Senate

Warren backs expanding the Supreme Court

Sen. Elizabeth Warren (D-Mass.) arrives to the U.S. Capitol on Tuesday, December 7, 2021 for votes regarding nominations including Federal Communications Commission Chairman Jessica Rosenworcel.
Greg Nash

Sen. Elizabeth Warren (D-Mass.) said in an op-ed published in the Boston Globe on Wednesday that she supports expanding the Supreme Court by at least four seats.

“I don’t come to this conclusion lightly or because I disagree with a particular decision; I come to this conclusion because I believe the current court threatens the democratic foundations of our nation,” Warren wrote.

The Democratic senator laid out a list of judicial decisions that she believed warranted a Supreme Court expansion. 

“This radical court has reversed century-old campaign-finance restrictions, opening the floodgates for corporations to spend unlimited sums of money to buy our elections. It has reversed well-settled law that once required employers to permit union organizers to meet with workers,” Warren said.

“It has trampled on the Constitution’s guarantee of equal protection by upholding a racist Muslim ban. It has twisted the law to deny Americans their right to a day in court, despite the clear intent of Congress. And it has gutted one of the most important civil rights laws of our time, the Voting Rights Act, not once but twice,” she continued. 

Warren said she was also concerned about forthcoming decisions that the Supreme Court might issues with regards to abortion and gun control, given their track record on previous cases.

“This court’s lawlessness is a powerful threat to our democracy and our country,” Warren wrote.

“Article III, Section 1 of the Constitution gives Congress the authority to change the size of the Supreme Court. Congress has used that authority seven times before. To restore balance and integrity to a broken institution, Congress must expand the Supreme Court by four or more seats,” she added.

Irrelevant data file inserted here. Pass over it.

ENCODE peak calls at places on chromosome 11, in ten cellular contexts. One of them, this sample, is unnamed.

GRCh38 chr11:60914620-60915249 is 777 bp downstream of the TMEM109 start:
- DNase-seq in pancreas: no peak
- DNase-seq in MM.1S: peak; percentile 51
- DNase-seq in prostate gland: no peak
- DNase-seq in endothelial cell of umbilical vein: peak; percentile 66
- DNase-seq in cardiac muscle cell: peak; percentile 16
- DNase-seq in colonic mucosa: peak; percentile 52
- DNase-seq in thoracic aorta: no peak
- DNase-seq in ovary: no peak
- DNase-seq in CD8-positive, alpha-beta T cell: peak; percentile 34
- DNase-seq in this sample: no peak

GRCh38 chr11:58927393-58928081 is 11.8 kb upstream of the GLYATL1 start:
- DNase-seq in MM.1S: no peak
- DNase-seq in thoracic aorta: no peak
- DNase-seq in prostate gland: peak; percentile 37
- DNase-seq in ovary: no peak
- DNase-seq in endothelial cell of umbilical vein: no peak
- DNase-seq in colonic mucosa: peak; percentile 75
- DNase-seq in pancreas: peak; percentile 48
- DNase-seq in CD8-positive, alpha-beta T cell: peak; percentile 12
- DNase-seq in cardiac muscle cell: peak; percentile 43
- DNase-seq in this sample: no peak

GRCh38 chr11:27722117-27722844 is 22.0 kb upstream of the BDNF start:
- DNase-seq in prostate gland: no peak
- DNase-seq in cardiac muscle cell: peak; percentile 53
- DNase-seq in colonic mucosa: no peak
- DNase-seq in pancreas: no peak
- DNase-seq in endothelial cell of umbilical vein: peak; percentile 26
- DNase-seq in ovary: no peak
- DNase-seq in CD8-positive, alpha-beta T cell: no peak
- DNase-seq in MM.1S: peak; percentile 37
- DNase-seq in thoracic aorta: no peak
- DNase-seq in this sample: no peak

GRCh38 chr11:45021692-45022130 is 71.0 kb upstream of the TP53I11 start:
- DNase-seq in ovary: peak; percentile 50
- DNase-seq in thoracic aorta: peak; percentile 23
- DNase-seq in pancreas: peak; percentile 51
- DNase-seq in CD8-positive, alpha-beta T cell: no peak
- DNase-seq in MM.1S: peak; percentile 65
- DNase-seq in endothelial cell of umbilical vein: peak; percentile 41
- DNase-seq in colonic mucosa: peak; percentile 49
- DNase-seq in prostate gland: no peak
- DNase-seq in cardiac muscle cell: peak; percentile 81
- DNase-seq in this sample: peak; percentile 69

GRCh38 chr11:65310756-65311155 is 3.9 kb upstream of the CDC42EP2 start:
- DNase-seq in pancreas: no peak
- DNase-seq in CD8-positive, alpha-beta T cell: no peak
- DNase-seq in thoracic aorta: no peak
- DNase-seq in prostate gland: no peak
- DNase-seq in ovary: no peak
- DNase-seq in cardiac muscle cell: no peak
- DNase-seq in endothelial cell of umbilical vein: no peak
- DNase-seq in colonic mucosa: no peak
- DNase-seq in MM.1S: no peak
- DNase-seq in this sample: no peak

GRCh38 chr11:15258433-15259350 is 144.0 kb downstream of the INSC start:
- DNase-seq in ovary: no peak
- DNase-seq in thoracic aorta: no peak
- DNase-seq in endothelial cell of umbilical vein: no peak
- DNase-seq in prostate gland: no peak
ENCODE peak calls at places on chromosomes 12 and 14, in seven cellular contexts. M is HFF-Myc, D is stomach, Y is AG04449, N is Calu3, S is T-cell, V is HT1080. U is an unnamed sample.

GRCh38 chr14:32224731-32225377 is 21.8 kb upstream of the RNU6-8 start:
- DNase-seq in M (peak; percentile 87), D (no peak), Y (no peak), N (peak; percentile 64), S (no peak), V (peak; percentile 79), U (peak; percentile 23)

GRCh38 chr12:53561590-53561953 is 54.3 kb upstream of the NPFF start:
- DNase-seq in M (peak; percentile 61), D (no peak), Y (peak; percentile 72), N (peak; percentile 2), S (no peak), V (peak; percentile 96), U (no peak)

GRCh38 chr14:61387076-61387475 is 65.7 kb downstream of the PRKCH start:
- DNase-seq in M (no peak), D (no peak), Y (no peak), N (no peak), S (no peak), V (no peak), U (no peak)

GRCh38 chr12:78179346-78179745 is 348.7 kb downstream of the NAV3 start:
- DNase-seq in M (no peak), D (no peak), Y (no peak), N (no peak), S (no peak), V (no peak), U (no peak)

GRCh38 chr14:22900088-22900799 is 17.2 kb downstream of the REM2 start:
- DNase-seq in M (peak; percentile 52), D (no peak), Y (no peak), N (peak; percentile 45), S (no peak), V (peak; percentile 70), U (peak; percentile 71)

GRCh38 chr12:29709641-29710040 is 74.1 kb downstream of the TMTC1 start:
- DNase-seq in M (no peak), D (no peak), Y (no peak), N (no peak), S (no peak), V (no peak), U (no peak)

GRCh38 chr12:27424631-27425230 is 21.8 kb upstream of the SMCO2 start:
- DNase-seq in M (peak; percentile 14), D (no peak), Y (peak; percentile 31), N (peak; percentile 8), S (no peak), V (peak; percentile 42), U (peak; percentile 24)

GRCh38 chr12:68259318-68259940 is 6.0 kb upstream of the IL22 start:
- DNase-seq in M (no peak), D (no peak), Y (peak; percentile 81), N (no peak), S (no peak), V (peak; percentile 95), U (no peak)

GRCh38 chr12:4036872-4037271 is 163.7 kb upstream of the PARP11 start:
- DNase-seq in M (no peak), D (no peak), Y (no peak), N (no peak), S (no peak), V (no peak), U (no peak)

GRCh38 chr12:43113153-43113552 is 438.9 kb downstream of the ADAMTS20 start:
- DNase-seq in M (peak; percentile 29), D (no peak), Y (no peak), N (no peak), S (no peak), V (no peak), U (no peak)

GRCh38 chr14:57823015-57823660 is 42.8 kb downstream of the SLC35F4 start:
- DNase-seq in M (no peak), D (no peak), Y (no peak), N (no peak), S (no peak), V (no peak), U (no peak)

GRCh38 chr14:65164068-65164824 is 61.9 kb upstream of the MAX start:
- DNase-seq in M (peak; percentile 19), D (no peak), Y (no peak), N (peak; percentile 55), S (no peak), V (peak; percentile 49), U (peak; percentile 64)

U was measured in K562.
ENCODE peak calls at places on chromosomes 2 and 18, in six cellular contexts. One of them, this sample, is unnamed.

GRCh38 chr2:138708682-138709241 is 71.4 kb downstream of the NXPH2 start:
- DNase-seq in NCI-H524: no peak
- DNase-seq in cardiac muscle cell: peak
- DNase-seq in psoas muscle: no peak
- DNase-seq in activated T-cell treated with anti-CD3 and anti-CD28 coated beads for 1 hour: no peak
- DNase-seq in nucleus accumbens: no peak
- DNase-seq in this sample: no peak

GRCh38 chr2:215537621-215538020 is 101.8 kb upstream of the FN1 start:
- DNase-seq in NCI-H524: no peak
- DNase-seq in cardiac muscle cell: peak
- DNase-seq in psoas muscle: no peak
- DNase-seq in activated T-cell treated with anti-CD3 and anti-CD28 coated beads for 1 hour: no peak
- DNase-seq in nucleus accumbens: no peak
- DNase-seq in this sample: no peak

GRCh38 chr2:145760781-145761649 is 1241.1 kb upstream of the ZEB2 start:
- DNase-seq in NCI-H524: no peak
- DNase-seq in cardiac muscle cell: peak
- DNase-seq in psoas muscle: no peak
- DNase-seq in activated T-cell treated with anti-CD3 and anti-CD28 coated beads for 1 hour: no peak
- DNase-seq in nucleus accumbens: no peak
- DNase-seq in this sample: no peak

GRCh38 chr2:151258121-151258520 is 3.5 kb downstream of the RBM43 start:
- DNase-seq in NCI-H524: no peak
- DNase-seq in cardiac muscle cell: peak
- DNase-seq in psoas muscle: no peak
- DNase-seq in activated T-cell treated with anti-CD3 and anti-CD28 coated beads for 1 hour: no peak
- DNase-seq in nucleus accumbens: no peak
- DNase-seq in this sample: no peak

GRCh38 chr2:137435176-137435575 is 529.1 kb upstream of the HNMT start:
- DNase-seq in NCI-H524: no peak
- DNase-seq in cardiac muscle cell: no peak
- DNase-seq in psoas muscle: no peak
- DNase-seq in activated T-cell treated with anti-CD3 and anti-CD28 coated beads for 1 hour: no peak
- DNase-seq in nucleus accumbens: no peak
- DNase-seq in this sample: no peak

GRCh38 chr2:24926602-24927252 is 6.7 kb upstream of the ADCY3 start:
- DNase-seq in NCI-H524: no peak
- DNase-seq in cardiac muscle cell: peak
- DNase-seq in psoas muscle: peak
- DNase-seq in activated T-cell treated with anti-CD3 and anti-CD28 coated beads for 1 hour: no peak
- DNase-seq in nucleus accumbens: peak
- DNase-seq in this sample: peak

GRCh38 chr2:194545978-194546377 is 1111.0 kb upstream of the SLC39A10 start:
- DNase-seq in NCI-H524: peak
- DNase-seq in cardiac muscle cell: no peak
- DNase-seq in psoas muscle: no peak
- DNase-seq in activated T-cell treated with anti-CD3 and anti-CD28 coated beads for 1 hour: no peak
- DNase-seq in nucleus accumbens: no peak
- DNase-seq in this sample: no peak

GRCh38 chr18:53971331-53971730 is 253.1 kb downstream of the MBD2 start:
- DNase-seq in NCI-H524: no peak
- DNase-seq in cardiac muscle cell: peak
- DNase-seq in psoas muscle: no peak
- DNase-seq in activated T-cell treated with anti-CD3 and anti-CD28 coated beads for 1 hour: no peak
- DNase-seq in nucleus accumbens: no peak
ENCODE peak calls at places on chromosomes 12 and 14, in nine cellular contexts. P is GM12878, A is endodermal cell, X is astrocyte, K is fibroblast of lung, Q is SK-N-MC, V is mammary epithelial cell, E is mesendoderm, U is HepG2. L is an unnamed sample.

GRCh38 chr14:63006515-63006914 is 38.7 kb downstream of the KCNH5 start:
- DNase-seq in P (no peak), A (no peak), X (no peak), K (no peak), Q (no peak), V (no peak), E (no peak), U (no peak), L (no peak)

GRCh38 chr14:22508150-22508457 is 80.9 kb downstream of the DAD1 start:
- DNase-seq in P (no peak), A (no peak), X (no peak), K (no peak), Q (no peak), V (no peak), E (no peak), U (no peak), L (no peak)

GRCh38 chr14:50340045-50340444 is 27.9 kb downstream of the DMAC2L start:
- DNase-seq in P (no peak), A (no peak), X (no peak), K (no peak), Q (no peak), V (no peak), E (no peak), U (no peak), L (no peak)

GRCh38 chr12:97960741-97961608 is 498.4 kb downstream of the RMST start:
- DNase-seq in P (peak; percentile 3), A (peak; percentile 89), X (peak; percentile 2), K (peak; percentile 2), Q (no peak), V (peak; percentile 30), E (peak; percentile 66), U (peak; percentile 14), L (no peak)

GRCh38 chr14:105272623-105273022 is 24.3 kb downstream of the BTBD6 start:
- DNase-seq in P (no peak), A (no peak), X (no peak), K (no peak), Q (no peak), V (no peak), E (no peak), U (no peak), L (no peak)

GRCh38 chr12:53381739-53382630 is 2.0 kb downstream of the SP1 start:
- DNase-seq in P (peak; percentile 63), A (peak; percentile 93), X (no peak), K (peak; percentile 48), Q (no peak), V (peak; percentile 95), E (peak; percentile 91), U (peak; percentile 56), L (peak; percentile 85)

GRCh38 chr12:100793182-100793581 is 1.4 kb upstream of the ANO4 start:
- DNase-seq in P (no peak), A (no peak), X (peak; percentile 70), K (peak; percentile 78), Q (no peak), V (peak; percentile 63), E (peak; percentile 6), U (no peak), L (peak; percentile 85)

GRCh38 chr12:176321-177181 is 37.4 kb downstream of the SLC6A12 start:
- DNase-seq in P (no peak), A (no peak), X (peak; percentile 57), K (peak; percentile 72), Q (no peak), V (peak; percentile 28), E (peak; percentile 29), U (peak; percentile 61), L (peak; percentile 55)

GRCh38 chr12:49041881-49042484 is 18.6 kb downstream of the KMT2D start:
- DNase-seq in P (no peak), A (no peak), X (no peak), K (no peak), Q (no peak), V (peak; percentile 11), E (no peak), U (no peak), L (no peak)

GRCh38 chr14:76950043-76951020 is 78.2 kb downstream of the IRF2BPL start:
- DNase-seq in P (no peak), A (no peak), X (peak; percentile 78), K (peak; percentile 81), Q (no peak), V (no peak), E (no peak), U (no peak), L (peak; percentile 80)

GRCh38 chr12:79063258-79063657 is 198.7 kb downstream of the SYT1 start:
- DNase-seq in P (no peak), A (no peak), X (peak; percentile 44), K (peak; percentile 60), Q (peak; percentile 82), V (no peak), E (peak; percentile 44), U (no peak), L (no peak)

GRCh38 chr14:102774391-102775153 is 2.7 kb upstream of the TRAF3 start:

Warren acknowledged concerns over adding seats to the Supreme Court, but claimed that Senate Minority Leader Mitch McConnell (R-Ky.) and former President Trump used “two stolen seats” to push through their own judicial nominations for political gain.

The “two stolen seats” is an apparent reference to Merrick Garland, whose nomination by President Obama was blocked by Republicans who said it came too close to an election, and the seat left vacant by Justice Ruth Bader Ginsburg, who Republicans quickly replaced after her death, weeks before the 2020 election. 

Trump nominated Justice Neil Gorsuch for the seat that Garland would have filled, and Justice Amy Coney Barrett for Ginsburg’s spot on the high court.

A spokesperson for McConnell referred The Hill back to an op-ed that the Senate Minority Leader wrote in The Washington Post in mid-November on the issue of expanding the Supreme Court.

“The Senate exists to defeat shortsighted proposals and protect our institutions from structural vandalism. That is our job. The American people need their judges to do theirs: follow the law wherever it may lead, independent and unafraid,” McConnell wrote.

The Hill has reached out to spokespeople for Trump for comment.

Updated at 11:40 p.m.

Tags Amy Coney Barrett Amy Coney Barrett Barack Obama Donald Trump Donald Trump Elizabeth Warren Elizabeth Warren Merrick Garland Merrick Garland Mitch McConnell Mitch McConnell Neil Gorsuch Ruth Bader Ginsburg Ruth Bader Ginsburg Supreme Court

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